1. What does Jesus mean in Mark 12:17 when He says, “Render to Caesar the things that are Caesar’s, and to God the things that are God’s”?
2. How does Jesus equate that coin to our lives?
3. How is the image of God recaptured by the resurrection of Jesus?
4. What is Paul’s definition of love in verse 14?
5. How does he apply it to his command to wives and husbands?
6. How do Paul’s commands in verses 18 & 19 differ from the extent Jewish household code?
7. What does Genesis 3:16(b) mean?
8. What is shocking about Paul’s admonition in verse 20?
9. Why single out fathers in verse 21?
10. Why doesn’t Paul rail against slavery in 3:22 through 4:1?

See you Sunday!

Wednesday, March 13, 2019

Dressed for Success - Henry Knapp

Do you remember “streaking”? The fad, that is, not actually “streaking.” I’m just SURE that none of you ever participated in such a thing…

(“Streaking,” in case you are wondering, was a silly fad in the 1970s of running around naked. Yep. Naked.)

Along with just being creepy, those participating in the fad had a very distinctive view of the role and purpose of clothing. For most of us, clothing is simply a way to accomplish two necessary goals at once—to keep warm and to cover up certain parts of our bodies. Some people are more conscious of fashion and such, and consequently do the clothing-thing much better than others; but overall, clothing is a necessity against the cold and against the eyes of others.

Of course, there is a minor strain that argues that “the clothes make the man,” that somehow what you wear helps define you and/or shape you. I suspect everyone has had the experience of “feelin’ good” when dressed up. To “dress the part” actually makes some sense.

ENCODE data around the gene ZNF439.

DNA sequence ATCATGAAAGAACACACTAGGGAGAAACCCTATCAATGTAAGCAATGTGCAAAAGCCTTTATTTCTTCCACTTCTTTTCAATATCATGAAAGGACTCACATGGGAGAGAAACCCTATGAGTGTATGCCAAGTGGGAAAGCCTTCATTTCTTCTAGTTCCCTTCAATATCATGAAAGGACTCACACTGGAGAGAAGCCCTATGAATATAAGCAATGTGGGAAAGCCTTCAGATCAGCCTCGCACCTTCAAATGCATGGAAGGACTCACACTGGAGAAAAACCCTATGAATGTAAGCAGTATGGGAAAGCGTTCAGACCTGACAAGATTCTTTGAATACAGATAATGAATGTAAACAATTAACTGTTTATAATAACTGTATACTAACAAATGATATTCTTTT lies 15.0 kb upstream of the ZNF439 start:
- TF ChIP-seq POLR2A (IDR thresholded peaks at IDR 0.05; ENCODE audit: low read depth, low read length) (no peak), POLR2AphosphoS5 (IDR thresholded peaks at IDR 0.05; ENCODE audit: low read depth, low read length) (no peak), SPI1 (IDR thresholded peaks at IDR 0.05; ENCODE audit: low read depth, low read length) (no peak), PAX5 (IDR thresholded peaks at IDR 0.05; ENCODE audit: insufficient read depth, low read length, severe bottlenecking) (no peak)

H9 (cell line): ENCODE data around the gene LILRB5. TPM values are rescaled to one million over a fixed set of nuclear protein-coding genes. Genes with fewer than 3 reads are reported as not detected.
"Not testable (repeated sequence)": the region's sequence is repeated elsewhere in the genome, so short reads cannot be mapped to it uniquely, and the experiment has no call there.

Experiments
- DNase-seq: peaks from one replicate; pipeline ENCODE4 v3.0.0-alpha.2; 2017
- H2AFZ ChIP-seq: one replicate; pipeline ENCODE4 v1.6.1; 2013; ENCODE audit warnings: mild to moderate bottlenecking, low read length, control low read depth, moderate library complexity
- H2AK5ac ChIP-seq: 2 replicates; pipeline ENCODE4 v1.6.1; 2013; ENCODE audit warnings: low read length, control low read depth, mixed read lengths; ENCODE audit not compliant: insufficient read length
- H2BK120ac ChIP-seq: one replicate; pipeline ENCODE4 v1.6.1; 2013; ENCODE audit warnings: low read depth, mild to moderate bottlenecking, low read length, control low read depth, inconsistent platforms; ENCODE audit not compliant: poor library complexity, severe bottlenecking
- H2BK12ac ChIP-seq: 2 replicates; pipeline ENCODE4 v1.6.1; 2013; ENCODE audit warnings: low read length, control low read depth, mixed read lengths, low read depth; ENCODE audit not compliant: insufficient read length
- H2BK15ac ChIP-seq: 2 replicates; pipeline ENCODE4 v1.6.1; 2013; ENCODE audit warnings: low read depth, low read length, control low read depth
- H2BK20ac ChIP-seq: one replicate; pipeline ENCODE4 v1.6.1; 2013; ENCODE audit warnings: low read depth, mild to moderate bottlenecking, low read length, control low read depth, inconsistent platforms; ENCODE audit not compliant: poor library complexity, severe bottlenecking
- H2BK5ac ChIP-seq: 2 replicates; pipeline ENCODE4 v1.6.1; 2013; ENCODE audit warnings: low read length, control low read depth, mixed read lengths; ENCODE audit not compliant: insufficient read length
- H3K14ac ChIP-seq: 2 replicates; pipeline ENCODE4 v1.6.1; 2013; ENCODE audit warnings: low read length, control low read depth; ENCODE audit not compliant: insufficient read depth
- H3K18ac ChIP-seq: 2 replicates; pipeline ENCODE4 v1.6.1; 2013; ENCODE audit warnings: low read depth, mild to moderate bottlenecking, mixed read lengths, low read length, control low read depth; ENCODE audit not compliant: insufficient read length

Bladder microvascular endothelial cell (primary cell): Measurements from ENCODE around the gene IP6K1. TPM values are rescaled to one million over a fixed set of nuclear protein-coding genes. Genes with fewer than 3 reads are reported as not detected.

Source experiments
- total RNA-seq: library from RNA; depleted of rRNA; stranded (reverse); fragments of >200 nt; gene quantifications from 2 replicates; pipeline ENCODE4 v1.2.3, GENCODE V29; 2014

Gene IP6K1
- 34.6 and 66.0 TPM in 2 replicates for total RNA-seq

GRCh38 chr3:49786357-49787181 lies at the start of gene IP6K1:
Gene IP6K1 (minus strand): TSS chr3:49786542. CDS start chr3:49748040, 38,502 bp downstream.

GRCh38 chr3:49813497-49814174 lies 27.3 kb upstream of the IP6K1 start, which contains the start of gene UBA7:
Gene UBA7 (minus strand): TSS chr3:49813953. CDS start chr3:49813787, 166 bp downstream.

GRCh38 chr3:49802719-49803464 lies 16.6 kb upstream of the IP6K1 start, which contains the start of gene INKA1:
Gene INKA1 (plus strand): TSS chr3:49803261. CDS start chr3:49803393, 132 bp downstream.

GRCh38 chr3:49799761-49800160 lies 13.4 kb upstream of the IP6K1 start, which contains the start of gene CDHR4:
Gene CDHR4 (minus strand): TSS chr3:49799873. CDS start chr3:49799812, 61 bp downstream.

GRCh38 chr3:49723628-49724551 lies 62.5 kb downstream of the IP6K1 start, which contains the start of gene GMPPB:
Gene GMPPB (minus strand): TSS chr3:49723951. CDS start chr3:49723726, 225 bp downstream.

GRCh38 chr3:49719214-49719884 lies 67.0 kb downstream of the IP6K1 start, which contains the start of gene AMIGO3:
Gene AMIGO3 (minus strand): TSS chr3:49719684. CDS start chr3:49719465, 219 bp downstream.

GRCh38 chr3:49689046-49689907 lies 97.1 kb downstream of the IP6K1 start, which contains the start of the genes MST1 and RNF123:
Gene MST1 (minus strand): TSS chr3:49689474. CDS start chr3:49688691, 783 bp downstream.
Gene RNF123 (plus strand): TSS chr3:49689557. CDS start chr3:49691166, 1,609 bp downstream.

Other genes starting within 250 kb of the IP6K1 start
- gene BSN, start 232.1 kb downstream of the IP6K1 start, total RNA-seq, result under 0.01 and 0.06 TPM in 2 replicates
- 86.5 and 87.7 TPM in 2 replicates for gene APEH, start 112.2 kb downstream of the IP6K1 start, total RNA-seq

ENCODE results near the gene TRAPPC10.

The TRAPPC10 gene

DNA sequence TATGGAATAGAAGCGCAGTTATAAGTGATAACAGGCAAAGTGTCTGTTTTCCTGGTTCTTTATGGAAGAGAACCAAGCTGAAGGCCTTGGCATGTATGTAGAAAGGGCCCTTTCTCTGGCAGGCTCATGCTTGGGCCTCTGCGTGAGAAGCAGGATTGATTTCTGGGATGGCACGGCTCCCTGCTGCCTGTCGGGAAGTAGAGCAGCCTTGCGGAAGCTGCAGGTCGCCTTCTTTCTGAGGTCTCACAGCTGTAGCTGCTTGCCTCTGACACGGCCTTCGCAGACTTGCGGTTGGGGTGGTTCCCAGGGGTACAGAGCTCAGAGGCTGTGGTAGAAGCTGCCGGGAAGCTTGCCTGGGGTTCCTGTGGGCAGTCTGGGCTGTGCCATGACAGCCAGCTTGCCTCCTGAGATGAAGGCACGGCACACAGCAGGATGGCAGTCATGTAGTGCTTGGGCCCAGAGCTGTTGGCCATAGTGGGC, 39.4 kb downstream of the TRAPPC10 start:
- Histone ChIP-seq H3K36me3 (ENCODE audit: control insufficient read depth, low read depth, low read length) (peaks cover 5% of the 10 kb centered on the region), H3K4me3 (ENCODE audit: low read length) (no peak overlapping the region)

The Scriptures too speak of clothing—actually, probably more than you have realized. Most of the time, the description of clothing is a tip-off of what is coming. Samuel is first described as wearing a linen ephod—the dress of a priest. Saul wears armor (as a warrior) or a robe (as a king). Elijah passes on his cloak to his disciple, Elisha, so he too might carry on the work of the Lord. The people of Nineveh wore sackcloth to express their repentance. Clothing so frequently in the Bible is used as a literary device to tell us more about the person than what is explicitly stated.  

But, occasionally, the biblical authors use clothing as something more. Sometimes, the clothing really does make the man. God often uses clothing, not simply as an indicator of one’s job, but actually as conveying status. The robe the father puts on his prodigal son is not an indicator that he is somehow worthy of blessing; rather, the father declares, through the robe, that his son will be treated as the prodigal no more. As Adam and Eve are exiled from the Garden of Eden—surely a powerful judgement on their sin—God nevertheless clothes them. This is not simply an act of kindness, keeping them warm. Rather, God is marking them as His own. When Ruth asks Boaz to cover her with his cloak, she is asking that he would claim her as his own. On the cross, our Lord is stripped bare, reflecting His separation from the Father. In these and other examples, one’s clothing identifies you as you really are.